Rapunzel, Rapunzel! Let down your hair!
We all know those words and the story, but what happens if we take a closer look? In this post I will be sharing how I challenge my students to look beyond the fun exterior of the classic fairytale and discuss social class inequalities. I’ll also be showing off some resources you can find here to help you with this strategy in your own class! This is just ONE part of my total fairytales and critical lenses unit.
The Marxist Lens vs Being a Communist
First, I like to start out with introducing the Marxist lens. I tell students that we call it the Marxist lens, but I am not implying that we should all run out and become Communists. We are merely looking at the theory that all cultures have a social class system of some kind and often the class we were born into/live in directly impacts our lives in many ways.
With this lens we look at some questions such as:
Who has power and who doesn’t?
How do those in power use their power?
How are the powerless portrayed?
Is anyone seeking a better life?
If they are seeking a better life, what is standing in their way?
Once upon a time…..
After covering the theory in general, we begin with the Grimm’s version of Rapunzel. Sometimes I read it out loud (with all the voices, of course!) and sometimes my students like to do a reader’s theatre reading of it. I like to emphasize at the beginning that as a woman who has been pregnant before; permanency cravings are intense and yes it will absolutely feel like you are going to die if you don’t get it right now. This results in lots of laughter but also sheds some light on why the poor husband in the beginning risks everything for his wife.
After we have our fun reading, we discuss the story. There is always the shock from students about Rapunzel having twins and the betrayal that nothing at all happens to Dame Gothel. Then I shift our discussion to viewing it about the Marxist lens aspects we can see.
Who has the power? Dame Gothel
What does she use her power for? To exploit the poor and powerless for her own selfish gains.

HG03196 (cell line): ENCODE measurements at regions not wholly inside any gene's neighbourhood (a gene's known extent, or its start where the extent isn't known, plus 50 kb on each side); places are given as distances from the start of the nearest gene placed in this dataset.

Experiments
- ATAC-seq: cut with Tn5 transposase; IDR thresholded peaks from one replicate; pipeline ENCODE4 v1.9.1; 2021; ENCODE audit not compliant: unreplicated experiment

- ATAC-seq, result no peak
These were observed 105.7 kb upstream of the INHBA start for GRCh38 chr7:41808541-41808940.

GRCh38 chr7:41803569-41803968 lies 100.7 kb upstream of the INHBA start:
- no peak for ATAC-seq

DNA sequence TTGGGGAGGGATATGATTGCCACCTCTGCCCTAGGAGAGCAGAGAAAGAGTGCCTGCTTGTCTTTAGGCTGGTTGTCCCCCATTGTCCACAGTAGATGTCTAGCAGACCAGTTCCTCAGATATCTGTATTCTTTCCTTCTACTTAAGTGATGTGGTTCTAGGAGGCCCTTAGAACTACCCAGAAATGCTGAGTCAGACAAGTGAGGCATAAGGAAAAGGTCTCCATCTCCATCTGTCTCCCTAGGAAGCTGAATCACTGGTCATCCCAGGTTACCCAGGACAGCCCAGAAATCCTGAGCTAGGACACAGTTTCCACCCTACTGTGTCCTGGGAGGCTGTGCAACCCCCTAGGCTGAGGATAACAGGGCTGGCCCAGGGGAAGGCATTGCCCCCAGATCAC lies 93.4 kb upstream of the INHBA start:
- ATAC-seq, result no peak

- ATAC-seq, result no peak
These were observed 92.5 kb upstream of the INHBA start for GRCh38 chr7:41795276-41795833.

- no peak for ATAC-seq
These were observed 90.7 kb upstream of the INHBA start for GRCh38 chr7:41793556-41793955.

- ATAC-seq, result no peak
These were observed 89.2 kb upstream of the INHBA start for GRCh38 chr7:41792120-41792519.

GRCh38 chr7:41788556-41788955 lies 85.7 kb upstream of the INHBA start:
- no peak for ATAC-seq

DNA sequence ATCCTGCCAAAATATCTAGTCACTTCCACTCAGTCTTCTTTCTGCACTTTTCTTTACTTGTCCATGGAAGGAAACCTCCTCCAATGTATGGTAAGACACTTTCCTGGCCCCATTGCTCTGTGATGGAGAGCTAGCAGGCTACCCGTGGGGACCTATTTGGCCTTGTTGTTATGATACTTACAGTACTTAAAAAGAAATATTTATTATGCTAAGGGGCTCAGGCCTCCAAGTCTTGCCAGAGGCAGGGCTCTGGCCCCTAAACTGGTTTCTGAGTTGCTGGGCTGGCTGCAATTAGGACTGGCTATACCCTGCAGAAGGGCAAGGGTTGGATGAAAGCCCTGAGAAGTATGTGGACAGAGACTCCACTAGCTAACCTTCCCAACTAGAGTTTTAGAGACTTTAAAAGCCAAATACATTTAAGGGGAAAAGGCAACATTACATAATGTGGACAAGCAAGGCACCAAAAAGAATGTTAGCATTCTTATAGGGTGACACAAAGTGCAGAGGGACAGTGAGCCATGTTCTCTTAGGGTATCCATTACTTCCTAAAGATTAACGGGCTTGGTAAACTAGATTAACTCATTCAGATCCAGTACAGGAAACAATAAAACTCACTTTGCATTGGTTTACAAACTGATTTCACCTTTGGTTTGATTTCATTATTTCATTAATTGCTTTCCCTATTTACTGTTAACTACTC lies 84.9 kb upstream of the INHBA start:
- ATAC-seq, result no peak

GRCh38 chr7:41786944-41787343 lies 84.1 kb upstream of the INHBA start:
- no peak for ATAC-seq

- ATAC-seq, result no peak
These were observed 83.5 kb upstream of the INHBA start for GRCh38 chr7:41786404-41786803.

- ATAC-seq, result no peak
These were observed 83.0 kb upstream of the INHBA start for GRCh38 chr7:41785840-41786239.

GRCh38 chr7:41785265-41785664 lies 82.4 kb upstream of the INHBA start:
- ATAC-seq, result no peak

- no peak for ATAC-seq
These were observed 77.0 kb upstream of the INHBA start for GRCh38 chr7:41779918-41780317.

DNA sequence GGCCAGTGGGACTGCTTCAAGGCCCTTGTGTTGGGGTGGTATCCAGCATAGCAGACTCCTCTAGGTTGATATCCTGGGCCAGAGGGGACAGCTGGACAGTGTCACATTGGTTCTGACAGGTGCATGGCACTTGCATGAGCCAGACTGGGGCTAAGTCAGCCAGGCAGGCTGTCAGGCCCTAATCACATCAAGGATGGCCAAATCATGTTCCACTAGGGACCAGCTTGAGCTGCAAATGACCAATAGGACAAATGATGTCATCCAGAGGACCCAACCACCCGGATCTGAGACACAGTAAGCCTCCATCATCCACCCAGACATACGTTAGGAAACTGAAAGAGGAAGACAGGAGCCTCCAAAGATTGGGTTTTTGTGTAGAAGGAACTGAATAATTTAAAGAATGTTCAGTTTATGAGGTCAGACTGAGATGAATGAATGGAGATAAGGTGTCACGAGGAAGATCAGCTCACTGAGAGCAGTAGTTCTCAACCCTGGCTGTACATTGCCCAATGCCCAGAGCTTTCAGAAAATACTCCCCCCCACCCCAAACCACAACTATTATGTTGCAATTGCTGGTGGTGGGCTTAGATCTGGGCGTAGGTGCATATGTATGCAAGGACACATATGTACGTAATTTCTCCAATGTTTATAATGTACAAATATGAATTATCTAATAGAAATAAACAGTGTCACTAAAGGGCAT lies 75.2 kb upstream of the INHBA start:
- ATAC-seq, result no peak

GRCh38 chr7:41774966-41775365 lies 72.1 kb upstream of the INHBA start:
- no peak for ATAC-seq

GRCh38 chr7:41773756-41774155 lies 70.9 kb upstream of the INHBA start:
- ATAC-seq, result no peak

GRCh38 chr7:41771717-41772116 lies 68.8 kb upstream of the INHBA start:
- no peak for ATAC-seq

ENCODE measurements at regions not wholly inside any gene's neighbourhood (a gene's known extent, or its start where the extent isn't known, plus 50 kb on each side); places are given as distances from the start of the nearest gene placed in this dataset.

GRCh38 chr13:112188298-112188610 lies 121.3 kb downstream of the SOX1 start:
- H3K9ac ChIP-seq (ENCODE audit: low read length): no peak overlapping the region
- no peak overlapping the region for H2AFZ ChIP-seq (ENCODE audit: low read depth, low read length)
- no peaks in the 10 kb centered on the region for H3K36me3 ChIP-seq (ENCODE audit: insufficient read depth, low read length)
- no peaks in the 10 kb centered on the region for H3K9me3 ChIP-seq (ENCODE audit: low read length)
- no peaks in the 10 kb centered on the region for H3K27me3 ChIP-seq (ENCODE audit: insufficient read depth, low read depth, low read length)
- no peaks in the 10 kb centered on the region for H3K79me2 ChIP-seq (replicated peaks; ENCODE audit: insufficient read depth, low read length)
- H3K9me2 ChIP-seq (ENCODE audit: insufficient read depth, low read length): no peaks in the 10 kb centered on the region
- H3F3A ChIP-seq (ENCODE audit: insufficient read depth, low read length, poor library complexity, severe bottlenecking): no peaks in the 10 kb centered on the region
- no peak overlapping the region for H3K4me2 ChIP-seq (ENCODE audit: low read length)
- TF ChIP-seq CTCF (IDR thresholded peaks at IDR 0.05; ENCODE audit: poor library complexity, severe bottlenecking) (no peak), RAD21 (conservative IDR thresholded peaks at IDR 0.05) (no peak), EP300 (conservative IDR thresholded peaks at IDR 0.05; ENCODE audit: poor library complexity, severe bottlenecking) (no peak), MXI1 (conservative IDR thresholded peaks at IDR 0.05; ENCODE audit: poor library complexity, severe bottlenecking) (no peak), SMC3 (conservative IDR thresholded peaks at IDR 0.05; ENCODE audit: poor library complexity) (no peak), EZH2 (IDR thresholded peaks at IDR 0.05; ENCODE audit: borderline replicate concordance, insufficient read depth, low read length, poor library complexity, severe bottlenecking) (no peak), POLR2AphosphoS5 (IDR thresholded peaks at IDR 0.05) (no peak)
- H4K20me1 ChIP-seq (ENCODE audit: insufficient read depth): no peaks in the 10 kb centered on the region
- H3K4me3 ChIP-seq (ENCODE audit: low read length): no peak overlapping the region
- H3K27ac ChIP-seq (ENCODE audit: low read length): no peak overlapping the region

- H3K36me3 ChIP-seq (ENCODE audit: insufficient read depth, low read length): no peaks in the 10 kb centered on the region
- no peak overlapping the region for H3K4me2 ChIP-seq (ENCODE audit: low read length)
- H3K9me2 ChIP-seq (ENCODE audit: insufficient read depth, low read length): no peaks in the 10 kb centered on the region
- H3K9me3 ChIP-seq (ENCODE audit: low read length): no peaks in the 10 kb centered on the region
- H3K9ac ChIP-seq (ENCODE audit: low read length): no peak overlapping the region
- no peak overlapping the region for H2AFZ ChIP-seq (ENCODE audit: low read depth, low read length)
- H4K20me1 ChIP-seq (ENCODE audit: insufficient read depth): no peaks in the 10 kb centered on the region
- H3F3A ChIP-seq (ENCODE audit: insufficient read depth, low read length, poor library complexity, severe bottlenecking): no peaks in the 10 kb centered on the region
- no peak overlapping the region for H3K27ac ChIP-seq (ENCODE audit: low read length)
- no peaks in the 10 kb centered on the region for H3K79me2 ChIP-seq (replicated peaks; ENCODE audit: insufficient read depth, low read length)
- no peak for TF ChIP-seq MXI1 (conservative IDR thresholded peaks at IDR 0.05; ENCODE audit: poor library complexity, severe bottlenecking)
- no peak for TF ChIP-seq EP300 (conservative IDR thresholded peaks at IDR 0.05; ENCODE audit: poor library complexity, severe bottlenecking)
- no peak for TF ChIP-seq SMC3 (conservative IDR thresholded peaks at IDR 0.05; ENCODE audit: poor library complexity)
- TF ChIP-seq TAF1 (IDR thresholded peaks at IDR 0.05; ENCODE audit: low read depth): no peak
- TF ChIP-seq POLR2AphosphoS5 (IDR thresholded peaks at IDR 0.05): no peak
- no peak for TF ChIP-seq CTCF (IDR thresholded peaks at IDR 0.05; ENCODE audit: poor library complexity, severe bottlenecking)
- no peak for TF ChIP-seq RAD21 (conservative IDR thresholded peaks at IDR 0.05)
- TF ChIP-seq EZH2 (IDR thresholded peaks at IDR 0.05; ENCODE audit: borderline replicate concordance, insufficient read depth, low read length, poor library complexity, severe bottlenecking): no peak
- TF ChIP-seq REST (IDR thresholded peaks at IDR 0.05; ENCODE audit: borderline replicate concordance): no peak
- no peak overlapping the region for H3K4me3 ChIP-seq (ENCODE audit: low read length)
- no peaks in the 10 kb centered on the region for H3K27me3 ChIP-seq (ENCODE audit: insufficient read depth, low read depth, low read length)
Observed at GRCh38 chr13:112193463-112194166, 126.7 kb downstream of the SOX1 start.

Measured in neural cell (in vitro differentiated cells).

What can this story tell us about the struggles of lower class people? Here is where it gets interesting. One student recently say in a joking way, “If you’re poor you get your kids taken away?” To which I replied, “Aren’t poor people far more likely to have their kids taken from them?” The look on that student’s face as the lightbulb went off was priceless.
Getting the movie un-Tangled!
After spending a day analyzing the text, we switch over to the Disney movie, Tangled. My students (and lets be honest, me) LOVE watching and analyzing this film. We’ve firmly got our Marxist lenses on now. We establish that once again Gothel has all the power and uses it for her own selfish gains.
We analyze the song that the lovable “ruffians” sing, I’ve Got A Dream and discuss what’s holding them back from realizing their dreams. We discuss Eugene’s tale of growing up in an orphanage and dreaming of being like his literary hero and the only way to get out of his social class is by thieving.
We compare a TED talk on social injustice targeting the poor over the wealthy. Another great comparison can be with I’ve Got A Dream and I Have A Dream by Dr. Martin Luther King if you also want to make the further connection of racial inequalities and the justice system.
And they lived happily every after….when they were rich and in power.
Of course the movie and the story end with happiness. Justice is served and Rapunzel becomes the princess she deserves to be. However, this ending alone brings more interesting conversations. What if they hadn’t been lifted out of the social class?
In the movie, all the ruffians are finally able to achieve their dreams because those in power now know what it is like to live in poverty. Eugene also states that crime plummeted as well. Is it because the poor were no longer being exploited?
Yes, it’s a fun Disney movie, but it is an interesting thought process to discuss.
I hope that this has inspired you with how you can take a fun and engaging story that your students are already familiar with to an entirely new level! If you are ready to dive into this kind of study with your own students, I have two ways you can get started today with no prep work! My larger unit that covers Rapunzel/Tangled along with 5 other fairytales/movies and completes with my Disney movie pitch project. I also have this standalone mini unit for just Rapunzel as outlined in this post.
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